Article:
After releasing their striking eponymous debut in 2010, Mutiny Within were subsequently driven to disbandment by drastically lower than expected sales. Oddly enough, this wasn't due to a lack of musical proficiency but, rather confusingly, seemingly because of it; vocalist Chris Clancy maintains that the album was downloaded illegaly around ten times as often for every copy sold, making it impossible for the band to continue. Whether or not you agree with his diagnosis--or the subsequent creation of his anti-piracy movement, Industry Embers--it's safe to say that we're happy to have them back, and their sophomore album, 2013's Mutiny Within II: Synchronicity picks up right where they left off.
Mutiny Within have established a unique sound--and I don't mean that to be deceptively derogatory. The band blend death metal, progressive metal, and metalcore into a surprisingly lucid whole (and that coming from someone who normally categorically rejects -core bands), writing short, tightly packed slices of frantic, high-enegry metal. If you haven't heard them before, you should expect tons of anthemic, uplifting choruses with soaring, melodic vocals to frame them, all backed up by the most disconcertinly intense machine gun drumming. Seriously, I don't know what drummer Bill Fore is on, but he seems eager to pack as many sixteenth (and what I suspect are occasionally thirty-second) notes as he can into every inch of this album; he busts out his incredibly fast foot chops for fills anywhere and everywhere, even if it doesn't make much in the way of musical sense. It truly is a different aural experience.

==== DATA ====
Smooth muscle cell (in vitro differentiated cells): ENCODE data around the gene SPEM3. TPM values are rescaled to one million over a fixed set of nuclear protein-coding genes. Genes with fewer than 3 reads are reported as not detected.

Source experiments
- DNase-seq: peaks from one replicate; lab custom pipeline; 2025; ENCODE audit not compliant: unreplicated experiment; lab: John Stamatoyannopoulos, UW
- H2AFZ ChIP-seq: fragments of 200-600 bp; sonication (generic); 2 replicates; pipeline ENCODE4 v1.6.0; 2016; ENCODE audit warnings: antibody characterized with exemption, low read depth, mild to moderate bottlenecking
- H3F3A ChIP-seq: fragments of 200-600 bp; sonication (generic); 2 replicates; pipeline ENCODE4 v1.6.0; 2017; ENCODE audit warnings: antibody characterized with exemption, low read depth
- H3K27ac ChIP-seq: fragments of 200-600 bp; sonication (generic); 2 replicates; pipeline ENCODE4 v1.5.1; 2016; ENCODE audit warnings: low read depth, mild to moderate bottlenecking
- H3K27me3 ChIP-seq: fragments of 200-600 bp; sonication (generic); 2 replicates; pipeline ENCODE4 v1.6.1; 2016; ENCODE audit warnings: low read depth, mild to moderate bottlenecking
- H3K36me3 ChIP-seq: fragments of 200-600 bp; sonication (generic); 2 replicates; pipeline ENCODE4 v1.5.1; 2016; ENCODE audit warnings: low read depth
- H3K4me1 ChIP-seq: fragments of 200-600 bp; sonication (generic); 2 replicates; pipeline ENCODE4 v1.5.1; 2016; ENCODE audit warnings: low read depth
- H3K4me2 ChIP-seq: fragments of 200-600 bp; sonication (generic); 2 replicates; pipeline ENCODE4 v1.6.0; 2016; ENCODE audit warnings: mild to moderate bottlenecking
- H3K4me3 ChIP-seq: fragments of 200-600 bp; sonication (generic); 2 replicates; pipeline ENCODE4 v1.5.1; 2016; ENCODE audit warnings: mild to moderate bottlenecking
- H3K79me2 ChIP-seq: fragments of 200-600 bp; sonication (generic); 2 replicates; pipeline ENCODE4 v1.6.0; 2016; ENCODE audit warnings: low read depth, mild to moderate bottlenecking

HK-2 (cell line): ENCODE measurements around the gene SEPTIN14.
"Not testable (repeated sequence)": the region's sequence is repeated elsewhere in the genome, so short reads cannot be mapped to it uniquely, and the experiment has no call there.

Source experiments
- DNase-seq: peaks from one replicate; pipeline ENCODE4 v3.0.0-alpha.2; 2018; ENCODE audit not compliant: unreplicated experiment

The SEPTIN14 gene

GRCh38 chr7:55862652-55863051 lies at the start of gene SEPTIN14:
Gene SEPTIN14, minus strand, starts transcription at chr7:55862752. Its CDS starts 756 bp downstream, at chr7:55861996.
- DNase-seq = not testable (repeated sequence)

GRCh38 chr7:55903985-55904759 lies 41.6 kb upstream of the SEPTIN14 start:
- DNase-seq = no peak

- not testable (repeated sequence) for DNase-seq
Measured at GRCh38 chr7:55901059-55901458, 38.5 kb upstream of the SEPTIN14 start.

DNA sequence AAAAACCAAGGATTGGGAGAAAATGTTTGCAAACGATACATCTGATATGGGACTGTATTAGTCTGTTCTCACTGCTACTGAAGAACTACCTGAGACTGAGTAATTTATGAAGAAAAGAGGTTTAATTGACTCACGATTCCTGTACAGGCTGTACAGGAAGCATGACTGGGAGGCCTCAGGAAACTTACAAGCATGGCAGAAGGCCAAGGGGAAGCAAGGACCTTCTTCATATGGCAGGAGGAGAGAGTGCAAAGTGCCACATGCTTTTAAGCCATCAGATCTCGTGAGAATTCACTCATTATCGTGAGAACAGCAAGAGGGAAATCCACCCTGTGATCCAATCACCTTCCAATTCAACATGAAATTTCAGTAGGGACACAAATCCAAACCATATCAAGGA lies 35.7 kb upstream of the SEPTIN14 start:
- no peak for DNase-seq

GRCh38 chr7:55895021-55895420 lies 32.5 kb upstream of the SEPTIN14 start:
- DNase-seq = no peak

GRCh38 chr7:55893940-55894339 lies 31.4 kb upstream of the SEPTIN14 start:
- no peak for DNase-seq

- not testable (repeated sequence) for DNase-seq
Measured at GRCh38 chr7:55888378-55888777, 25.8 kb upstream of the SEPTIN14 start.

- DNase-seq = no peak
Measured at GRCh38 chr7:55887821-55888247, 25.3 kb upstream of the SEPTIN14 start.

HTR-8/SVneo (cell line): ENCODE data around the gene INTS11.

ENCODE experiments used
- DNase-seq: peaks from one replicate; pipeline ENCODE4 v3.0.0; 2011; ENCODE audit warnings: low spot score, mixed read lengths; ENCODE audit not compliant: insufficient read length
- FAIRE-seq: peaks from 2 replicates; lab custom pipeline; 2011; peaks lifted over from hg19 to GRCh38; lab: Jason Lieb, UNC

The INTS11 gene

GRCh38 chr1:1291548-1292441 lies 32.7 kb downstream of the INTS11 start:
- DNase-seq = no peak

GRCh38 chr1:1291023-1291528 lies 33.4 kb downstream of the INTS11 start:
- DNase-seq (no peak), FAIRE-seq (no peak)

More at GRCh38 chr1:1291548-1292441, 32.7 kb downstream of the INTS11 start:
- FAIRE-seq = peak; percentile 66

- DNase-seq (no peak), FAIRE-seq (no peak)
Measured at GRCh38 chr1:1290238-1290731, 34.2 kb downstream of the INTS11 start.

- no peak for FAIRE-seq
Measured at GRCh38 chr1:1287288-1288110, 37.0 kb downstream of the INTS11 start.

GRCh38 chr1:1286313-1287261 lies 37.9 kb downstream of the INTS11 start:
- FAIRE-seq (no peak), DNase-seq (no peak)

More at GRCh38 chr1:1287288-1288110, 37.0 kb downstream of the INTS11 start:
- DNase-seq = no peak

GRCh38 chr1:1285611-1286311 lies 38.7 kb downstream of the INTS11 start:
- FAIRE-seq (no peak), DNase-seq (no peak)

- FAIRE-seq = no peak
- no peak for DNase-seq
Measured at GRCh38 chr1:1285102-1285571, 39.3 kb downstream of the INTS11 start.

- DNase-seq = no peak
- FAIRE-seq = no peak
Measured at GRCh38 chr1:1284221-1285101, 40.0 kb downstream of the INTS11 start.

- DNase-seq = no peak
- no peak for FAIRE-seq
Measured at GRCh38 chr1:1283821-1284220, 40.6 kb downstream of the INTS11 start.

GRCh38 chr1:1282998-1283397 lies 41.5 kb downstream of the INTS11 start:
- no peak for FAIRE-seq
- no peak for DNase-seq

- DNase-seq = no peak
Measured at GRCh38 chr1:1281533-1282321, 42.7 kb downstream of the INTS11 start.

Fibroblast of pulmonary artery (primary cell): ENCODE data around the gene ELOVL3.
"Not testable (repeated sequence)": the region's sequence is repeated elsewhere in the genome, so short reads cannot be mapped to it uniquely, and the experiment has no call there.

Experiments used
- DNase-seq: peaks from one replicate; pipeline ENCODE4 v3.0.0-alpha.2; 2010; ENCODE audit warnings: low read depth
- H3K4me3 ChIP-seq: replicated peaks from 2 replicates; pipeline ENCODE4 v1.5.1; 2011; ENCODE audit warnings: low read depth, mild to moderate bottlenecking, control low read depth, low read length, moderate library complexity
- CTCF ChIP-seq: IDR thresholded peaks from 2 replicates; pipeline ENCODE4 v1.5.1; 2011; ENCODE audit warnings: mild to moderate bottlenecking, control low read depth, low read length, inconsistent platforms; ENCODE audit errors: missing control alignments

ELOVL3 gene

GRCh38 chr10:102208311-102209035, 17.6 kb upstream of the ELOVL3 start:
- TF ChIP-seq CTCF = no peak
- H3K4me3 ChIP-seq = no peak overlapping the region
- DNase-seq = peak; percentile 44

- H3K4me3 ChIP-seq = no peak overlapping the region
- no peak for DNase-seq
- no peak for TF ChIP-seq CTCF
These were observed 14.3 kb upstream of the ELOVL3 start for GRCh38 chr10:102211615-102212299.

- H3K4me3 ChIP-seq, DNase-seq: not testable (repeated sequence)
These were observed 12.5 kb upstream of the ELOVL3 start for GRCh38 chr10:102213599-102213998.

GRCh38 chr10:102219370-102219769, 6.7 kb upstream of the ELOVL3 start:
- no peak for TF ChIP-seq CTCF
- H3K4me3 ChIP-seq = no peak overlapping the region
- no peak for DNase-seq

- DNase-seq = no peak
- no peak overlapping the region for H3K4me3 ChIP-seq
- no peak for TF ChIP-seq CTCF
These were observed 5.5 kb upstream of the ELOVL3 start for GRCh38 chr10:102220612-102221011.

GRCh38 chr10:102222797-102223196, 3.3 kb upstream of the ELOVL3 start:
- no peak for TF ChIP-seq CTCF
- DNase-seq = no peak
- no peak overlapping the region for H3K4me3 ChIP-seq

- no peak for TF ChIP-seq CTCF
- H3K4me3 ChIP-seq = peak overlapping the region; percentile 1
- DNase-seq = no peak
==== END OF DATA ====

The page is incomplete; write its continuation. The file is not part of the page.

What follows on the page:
The opener and shortest track "Embers" is definitely one of the strongest pieces on the album, packing all of the intensity and catchiness you'd expect from a Mutiny Within song into just under three minutes. "Machines" is another one of the most solid tracks on the album, featuring the band at their highest growl and blast beat fueled brutality. There are also some incredibly sick guitar moments scattered throughout the album, like riff on the into to "In My Veins", or the teasingly short solo on "Falls to Pieces". Needless to say, any listener will find a lot to enjoy here.
Admittedly, it's nothing really new--Synchronicity doesn't exactly push Mutiny Within far beyond the limits they established with their debut. In addition, clocking in just shy of fifty minutes, the album can seem to drag on at times, mostly due to the shorter composition style of the band. But even with that said, it's still a solid release that holds up favourably to their debut; whether or not it's actually stronger will be a matter of taste. I definitely suggest giving this one a listen.
Recommended if you like: Between the Buried and Me, Scar Symmetry, Aeon Zen
7.0 / 10
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